positively present picks: july 3, 2015

Freedom

 

Quote-of-the-week

"I like to see a man proud of the place in which he lives.
I like to see a man live so that his place will be proud of him."

Abraham Lincoln

 

Links-I-Love

The Magic of Emotional Clearing : get rid of all that emotional clutter

23 Emotions People Feel But Can't Explain : loved learning these words

When You're Feeling Low : this 7-year-old's song is uplifting and good

Anxiety / Self-Care Temporary Tattoos : I absolutely love these

Love the Necessary Hard Work : I love the gratitude behind this

10 Ways to Lift Yourself Up : whenever you feel you've fallen...

You Are a Grown Up : that means you can do what you want!

The Native Society : check out my interview with The Native Society

Say "I'm Proud of You" : you'll absolutely make someone's day

Inspiring Desktop Backgrounds : love these freebies via That Noise Gal

10 Affirmations to Recover from Disappointment : lift yourself up

PURPOSE Jewelry : this jewelry line gives back big time. love that!

When You Feel Like Giving Up : 15 reminders to get you back on track

Grown-Up Coloring Books : so good for reducing stress!

 

Listening

Listen to this playlist on YouTube.
 

"American Girl" — Tom Petty
"Warm Blood" — FLOR
"American Girls" — Counting Crows
"Rearview" — Andra Day
"Irrational" — Fjord
"American Oxygen" — Rihanna
"Wildfire" — Scavenger Hunt
"Firework" (Cover) — Jenny Lane
"July Flame" (Remix) — Laura Veirs
"Free" —Ryn Weaver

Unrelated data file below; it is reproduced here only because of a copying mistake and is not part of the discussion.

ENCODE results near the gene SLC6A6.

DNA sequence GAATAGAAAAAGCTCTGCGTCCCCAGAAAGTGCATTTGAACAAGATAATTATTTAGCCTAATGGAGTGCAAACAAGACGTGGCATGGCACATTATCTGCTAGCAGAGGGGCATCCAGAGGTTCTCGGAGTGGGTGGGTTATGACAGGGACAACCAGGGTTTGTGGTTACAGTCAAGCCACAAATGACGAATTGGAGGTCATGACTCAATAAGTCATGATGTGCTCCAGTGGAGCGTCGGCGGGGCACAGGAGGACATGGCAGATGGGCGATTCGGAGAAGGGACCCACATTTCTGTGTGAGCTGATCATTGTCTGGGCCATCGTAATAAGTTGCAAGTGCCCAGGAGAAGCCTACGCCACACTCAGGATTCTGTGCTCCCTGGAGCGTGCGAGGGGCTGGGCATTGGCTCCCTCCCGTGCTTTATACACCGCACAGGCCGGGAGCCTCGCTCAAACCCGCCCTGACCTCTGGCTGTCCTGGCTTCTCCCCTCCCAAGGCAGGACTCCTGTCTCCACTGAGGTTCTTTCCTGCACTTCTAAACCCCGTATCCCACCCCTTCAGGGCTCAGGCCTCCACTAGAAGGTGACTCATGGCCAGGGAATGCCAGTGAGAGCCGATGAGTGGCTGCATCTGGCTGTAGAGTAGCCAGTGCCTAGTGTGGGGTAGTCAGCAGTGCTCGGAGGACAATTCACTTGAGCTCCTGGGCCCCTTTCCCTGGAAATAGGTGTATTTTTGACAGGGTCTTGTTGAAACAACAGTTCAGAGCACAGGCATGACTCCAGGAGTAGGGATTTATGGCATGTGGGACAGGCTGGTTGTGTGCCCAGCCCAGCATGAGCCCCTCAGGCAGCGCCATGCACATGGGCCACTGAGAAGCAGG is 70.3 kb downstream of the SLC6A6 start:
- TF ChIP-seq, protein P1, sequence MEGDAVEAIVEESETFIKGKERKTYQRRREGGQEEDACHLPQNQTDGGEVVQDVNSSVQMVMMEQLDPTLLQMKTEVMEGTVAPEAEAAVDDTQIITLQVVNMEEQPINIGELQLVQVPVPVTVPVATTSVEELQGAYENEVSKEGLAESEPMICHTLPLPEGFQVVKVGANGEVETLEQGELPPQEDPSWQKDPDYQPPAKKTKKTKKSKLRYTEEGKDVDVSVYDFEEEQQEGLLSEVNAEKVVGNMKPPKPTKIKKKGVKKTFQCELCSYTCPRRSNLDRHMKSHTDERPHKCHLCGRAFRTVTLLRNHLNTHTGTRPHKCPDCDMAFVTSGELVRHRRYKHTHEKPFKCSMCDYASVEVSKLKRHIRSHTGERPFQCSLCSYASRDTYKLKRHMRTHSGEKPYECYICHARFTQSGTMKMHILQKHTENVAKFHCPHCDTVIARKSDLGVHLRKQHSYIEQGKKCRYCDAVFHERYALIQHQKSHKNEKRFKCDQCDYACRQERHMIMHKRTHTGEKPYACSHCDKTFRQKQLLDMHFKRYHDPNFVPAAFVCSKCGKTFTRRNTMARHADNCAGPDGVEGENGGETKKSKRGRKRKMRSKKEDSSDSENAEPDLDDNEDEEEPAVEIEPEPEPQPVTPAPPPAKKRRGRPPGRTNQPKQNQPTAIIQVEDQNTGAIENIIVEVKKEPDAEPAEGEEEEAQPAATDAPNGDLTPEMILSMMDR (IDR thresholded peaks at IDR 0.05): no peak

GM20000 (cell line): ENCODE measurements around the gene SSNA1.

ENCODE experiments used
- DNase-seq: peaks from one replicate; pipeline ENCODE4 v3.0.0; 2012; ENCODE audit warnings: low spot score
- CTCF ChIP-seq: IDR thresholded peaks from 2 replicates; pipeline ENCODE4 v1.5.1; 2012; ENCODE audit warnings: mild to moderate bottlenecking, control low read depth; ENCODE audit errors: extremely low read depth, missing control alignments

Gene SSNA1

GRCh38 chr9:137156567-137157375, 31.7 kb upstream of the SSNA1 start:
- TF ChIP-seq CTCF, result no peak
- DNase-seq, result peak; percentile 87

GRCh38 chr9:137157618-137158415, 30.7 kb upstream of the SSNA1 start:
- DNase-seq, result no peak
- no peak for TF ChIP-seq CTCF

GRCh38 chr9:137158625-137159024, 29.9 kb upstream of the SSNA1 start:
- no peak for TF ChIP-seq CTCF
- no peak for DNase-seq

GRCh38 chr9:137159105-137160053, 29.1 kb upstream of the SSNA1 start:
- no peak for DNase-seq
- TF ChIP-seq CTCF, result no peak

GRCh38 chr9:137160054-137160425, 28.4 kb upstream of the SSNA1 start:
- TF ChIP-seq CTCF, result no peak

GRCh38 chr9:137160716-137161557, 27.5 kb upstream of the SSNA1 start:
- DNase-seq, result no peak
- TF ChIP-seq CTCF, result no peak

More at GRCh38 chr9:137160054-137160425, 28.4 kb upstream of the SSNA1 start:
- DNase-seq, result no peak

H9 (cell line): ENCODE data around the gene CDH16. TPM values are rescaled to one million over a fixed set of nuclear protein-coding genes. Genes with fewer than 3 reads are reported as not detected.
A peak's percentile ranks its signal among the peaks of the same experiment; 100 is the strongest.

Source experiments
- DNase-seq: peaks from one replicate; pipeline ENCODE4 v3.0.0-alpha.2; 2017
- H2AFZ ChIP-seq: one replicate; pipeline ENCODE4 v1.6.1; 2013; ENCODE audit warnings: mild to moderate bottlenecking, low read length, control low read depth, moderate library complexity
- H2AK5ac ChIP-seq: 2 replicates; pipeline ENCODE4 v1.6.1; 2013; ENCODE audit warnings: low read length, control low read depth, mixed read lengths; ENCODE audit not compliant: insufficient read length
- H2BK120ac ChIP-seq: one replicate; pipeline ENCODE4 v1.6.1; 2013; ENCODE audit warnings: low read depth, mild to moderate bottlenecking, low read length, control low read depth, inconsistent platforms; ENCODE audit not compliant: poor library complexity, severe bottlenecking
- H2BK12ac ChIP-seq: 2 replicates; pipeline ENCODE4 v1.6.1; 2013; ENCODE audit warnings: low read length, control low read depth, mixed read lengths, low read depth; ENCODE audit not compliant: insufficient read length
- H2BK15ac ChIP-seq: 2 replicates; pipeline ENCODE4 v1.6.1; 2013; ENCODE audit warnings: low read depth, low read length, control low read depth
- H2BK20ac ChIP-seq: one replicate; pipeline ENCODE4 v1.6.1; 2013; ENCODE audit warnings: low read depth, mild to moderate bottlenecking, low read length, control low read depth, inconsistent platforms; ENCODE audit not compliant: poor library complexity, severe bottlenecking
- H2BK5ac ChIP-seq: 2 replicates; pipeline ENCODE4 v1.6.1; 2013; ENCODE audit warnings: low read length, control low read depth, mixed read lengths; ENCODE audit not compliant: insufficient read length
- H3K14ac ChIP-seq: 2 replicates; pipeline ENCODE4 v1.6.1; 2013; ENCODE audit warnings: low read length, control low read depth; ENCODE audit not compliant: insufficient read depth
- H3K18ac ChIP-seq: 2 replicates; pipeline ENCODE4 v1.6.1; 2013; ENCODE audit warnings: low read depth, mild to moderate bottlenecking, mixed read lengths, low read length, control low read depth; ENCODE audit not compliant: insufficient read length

Reading

Check out my reading list on GoodReads.
 

You Can Think Differently
Caterina Rando

The Picture of Dorian Gray
Oscar Wilde

I wrote a book too! Check it out...

The Positively Present Guide to Life
Dani DiPirro

 


how to find sunshine when you're under the weather

Be-Ok

 

 

For the past month, I've been struggling with a not-so-fun health issue. I've never in my life had any issues with my health (other than the average cold) so it's been an eye-opening experience to wake up day after day not feeling like myself and dealing with constant pain. And, to be completely honest, it's been very difficult to stay positive. Not feeling good sucks, and when it starts impacting your whole life — where you can go, what you can do, how much work you can accomplish in a day — it goes from unpleasant to frustrating to depressing real fast. 

The best way to handle this unpleasantness would be to do my best to stay positive and present. The more I focus on how lucky I am (the issue I have, in the grand scheme of life, is relatively minor), the easier it becomes to cope with the situation. And the more I strive to stay in the moment (rather than dwelling on how long I've felt this way or wondering how much longer until I'm well again), the easier it becomes to avoid the downward spiral of self-pity. 

Of course this is much easier said than done.

For the first couple of weeks, I was optimistic. "I can get through this!" I thought. "This really isn't that bad," I told myself. But as the days multiplied, it grew more and more difficult to be cheerful. Every day I woke with hope and every day I still wasn't better. I was frustrated, upset, and physically in pain. Online I read about others who recovered quickly and I envied them. "Why wasn't I better?" I wondered. "Why was it taking so long for me to feel well again?"